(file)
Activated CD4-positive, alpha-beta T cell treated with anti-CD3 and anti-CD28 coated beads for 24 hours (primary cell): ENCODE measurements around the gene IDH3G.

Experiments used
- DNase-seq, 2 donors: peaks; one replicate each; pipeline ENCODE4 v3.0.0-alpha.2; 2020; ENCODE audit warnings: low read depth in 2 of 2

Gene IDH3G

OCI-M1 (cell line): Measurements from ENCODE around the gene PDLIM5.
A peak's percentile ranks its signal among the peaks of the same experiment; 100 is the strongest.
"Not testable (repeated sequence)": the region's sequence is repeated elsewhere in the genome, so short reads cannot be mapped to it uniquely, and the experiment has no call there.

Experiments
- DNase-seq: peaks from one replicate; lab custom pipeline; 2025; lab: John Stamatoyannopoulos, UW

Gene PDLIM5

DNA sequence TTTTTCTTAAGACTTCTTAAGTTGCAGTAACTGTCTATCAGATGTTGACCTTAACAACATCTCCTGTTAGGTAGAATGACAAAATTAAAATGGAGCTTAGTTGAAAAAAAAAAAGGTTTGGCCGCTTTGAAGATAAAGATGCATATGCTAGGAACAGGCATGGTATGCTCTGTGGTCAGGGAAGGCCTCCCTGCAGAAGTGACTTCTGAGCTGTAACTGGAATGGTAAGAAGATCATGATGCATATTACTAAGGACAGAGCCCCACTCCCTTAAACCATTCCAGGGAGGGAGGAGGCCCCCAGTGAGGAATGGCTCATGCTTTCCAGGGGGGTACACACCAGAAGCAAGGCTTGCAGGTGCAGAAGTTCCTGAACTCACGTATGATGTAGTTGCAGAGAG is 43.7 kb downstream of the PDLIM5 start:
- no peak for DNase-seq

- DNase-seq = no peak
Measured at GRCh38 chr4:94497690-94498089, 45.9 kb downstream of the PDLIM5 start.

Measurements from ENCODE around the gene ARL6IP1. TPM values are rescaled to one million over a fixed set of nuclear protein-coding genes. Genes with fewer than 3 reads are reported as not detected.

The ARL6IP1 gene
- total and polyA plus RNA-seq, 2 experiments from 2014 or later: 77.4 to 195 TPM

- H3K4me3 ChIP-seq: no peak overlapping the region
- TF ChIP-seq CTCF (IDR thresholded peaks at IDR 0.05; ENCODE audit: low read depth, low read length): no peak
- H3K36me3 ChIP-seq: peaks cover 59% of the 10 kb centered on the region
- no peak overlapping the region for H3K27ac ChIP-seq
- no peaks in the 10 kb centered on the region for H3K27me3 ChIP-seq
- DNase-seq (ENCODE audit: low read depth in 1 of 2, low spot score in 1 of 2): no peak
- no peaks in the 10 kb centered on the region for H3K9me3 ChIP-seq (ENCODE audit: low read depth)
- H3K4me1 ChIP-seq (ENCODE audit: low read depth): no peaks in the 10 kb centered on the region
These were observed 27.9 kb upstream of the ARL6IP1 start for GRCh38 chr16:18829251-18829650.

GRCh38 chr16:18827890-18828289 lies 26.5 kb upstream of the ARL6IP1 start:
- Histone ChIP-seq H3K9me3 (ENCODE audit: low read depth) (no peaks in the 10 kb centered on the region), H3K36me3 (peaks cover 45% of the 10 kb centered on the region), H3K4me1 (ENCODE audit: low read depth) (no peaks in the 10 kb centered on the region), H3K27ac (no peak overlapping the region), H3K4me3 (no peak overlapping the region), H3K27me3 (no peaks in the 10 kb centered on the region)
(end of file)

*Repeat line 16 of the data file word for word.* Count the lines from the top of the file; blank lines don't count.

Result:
The ARL6IP1 gene